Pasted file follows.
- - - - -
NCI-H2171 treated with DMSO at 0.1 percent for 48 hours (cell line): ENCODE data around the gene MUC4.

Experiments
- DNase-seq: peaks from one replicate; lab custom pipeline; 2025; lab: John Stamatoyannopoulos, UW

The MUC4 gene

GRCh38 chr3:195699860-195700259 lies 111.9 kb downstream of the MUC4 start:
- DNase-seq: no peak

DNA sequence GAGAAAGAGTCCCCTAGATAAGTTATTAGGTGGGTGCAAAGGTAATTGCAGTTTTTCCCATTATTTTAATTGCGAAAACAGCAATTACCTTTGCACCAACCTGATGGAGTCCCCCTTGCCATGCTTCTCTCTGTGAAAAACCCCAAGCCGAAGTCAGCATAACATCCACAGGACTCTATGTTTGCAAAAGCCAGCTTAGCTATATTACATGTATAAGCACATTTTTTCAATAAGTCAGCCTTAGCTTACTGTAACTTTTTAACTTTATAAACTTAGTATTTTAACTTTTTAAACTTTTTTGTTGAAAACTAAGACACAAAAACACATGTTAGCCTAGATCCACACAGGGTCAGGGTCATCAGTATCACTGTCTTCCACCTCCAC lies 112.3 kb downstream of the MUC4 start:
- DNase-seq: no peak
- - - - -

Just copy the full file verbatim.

NCI-H2171 treated with DMSO at 0.1 percent for 48 hours (cell line): ENCODE data around the gene MUC4.

Experiments
- DNase-seq: peaks from one replicate; lab custom pipeline; 2025; lab: John Stamatoyannopoulos, UW

The MUC4 gene

GRCh38 chr3:195699860-195700259 lies 111.9 kb downstream of the MUC4 start:
- DNase-seq: no peak

DNA sequence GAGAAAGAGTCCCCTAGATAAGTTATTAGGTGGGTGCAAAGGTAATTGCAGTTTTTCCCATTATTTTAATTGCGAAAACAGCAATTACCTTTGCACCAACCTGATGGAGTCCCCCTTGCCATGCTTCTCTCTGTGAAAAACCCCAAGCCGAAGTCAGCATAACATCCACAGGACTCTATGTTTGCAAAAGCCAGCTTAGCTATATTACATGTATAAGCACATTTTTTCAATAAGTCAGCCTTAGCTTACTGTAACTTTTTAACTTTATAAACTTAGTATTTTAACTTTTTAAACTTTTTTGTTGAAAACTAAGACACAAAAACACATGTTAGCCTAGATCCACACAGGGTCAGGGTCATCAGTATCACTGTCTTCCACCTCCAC lies 112.3 kb downstream of the MUC4 start:
- DNase-seq: no peak